The issue in this case is whether a Dutch pre-pack insolvency process came within Art. 5(1) of the Acquired Rights Directive such that the automatic transfer provisions in Arts. 3 and 4 do not apply and the transferee was not bound to honour the contracts of transferring employees.
Art. 5(1) provides that these provisions shall not apply: “where the transferor is the subject of bankruptcy proceedings or any analogous insolvency proceedings which have been instituted with a view to the liquidation of the assets of the transferor and are under the supervision of a competent public authority (which may be an insolvency practitioner authorised by a competent public authority)”. In the UK Art. 5 is implemented in Reg. 8(7) of TUPE.
The H Group suffered significant financial losses in 2011 to 2013. In addition, in November 2013, the European Commission imposed a fine of EUR 27 million on four companies in that group for having participated in a cartel. Because of this no bank agreed to finance the payment of that fine. Thus, as soon as the fine was imposed, the possibility of using a pre-pack was examined. To that end, several independent companies were invited to submit an offer for the assets of the H Group. A potential buyer, P, emerged. Insolvency practitioners were appointed and were tasked with monitoring, obtaining information and being informed, giving their opinion and, where appropriate, giving advice. They were to be guided by the interests of all the creditors, as if the insolvency had already been declared and, in the event of subsequent insolvency proceedings, to report on the pre-pack procedure in public reports. On 27 January 2014 an insolvency order was made by the Dutch court. A transfer of assets and a transfer of about two-thirds of the workers occurred on 29 January 2014. Those workers who were transferred were required to accept less favourable terms and conditions.
The trade union FNV challenged this in the Dutch courts on the basis that, the liquidation exception in Art. 5(1) did not apply to pre-pack administrations.
There was no dispute that the H Group was subject to insolvency proceedings. At issue was whether the pre-pack procedure complied with the two further requirements of Art. 5(1) namely whether it was instituted with a view to the liquidation of the assets of H Group and, secondly, whether it was under the supervision of a competent public authority. Questions on these two issues were referred to the ECJ by the Dutch Supreme Court. The Dutch Court noted, in relation to the first question, that the insolvency of the transferor was inevitable and that under Dutch law the objective of the insolvency proceedings was to secure the highest possible return for the joint creditors by liquidating the debtor’s assets. In relation to the second question, it noted that the supervising administrators, despite not being appointed by the court until the insolvency order was made, were required to have regard to the interests of all creditors and their duties did not change after appointment.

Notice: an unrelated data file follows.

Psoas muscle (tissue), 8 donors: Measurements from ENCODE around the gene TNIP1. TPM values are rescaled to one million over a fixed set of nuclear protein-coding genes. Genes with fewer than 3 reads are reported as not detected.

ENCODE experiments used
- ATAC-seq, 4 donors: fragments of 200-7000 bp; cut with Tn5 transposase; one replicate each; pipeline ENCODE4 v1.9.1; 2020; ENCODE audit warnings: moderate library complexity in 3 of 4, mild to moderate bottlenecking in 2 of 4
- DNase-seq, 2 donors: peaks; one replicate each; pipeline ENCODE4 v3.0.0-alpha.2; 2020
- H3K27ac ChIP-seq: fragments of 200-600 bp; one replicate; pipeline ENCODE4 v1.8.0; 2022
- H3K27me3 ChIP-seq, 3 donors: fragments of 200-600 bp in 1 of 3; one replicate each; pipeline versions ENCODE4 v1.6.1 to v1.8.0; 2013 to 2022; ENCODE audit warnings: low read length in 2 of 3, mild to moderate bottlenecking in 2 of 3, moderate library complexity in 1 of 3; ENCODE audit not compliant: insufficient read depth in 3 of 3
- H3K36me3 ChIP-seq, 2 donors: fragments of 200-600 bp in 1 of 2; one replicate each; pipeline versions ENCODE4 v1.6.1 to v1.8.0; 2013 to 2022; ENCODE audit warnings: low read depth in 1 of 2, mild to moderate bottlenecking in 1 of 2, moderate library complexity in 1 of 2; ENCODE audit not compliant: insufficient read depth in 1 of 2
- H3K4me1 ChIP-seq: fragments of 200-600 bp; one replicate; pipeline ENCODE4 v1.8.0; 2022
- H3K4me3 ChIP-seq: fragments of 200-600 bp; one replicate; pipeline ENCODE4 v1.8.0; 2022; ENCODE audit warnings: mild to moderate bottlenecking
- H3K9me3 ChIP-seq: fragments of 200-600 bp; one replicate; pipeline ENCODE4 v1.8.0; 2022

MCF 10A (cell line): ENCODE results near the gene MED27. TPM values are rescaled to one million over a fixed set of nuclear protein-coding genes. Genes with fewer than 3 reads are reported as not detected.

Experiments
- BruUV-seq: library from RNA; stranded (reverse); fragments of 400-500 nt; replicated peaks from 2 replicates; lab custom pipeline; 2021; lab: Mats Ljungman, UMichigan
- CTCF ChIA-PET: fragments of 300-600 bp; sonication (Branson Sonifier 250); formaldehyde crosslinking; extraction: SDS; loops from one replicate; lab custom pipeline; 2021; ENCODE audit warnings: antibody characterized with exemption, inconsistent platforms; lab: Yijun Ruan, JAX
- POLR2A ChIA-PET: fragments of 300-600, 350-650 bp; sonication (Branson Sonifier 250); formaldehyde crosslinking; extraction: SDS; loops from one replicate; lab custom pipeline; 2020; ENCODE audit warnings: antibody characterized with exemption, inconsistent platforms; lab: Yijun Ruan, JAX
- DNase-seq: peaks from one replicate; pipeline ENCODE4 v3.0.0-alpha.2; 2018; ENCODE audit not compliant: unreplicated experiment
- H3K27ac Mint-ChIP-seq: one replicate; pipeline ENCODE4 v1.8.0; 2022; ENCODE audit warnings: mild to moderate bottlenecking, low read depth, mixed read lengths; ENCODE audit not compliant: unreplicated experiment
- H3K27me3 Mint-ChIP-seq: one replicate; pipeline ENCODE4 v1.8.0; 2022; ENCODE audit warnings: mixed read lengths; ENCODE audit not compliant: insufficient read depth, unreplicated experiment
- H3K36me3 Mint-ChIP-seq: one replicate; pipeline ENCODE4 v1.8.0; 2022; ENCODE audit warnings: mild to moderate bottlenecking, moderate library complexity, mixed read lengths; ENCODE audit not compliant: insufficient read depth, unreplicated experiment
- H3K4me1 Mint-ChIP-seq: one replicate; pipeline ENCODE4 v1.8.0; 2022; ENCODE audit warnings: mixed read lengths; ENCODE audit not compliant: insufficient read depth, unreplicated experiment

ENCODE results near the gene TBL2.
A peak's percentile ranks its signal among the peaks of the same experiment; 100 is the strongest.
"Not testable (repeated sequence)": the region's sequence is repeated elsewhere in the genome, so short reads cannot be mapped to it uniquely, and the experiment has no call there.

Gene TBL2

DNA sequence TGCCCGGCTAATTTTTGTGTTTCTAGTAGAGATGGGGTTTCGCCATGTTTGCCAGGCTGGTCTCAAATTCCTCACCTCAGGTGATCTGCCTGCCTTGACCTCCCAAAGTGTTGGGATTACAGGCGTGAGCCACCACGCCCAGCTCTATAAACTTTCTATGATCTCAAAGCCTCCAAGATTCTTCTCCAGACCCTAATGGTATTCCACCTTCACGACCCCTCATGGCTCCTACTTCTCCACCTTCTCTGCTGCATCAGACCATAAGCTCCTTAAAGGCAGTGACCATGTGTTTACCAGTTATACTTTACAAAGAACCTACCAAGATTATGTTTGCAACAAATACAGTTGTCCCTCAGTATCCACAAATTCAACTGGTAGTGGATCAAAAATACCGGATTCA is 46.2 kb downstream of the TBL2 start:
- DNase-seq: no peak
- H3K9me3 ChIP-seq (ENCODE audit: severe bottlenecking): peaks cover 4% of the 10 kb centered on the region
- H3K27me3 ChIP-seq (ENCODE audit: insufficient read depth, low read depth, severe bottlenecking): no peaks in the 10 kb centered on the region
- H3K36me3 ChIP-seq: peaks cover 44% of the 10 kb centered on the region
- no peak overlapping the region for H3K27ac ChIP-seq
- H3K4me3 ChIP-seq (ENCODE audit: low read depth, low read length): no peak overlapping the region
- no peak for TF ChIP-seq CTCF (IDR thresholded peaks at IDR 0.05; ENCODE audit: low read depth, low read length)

The Judgment of the ECJ
This was the second recent occasion that the ECJ had been required to consider Dutch pre-pack administrations. In the Smallsteps case, it had considered and rejected the argument that Art. 5(1) applied to pre packs.
The ECJ noted at  that the first question involved factual and procedural matters which were either not raised or not in issue in Smallsteps and therefore that case was not binding on it. It also noted at  that, by contrast with Smallsteps, when the pre-pack procedure at issue was initiated, the insolvency of the transferor was inevitable and both the insolvency proceedings and the pre-pack procedure which preceded them were aimed at liquidating the assets of the transferor, which was, moreover, declared insolvent.
It held at  “Accordingly, where the main purpose of a pre-pack procedure followed by insolvency proceedings is to obtain, following the declaration of insolvency of the transferor and its liquidation, the highest possible reimbursement of all its creditors, those procedures, taken together, satisfy, in principle, the second condition laid down [in Art. 5(1)]”.
On the second question, the ECJ held that the proceedings were under the supervision of a competent public authority. This was because the ‘prospective insolvency administrator’ and the ‘prospective supervisory judge’ are appointed by the competent court for the pre-pack procedure and that court not only defines their duties but also reviews the exercise of those duties when the insolvency proceedings are subsequently opened. In deciding whether or not to appoint the same persons as insolvency administrator and supervisory judge, there is already, as a result, supervision of the ‘prospective insolvency administrator’ and the ‘prospective supervisory judge’ by a competent public authority.
English case law has taken an absolutist approach looking at the character of the insolvency proceedings rather than the underlying intention (see Key2Law). It is possible, that this case may lead to a challenge to that approach, although that is unlikely because Key2Law held that Reg 8(7) will never apply to administration proceedings. In addition, this decision to a significant degree depends on the intricacies of Dutch insolvency law and of course, ECJ cases post-dating the end of the translon period following Brexit are not binding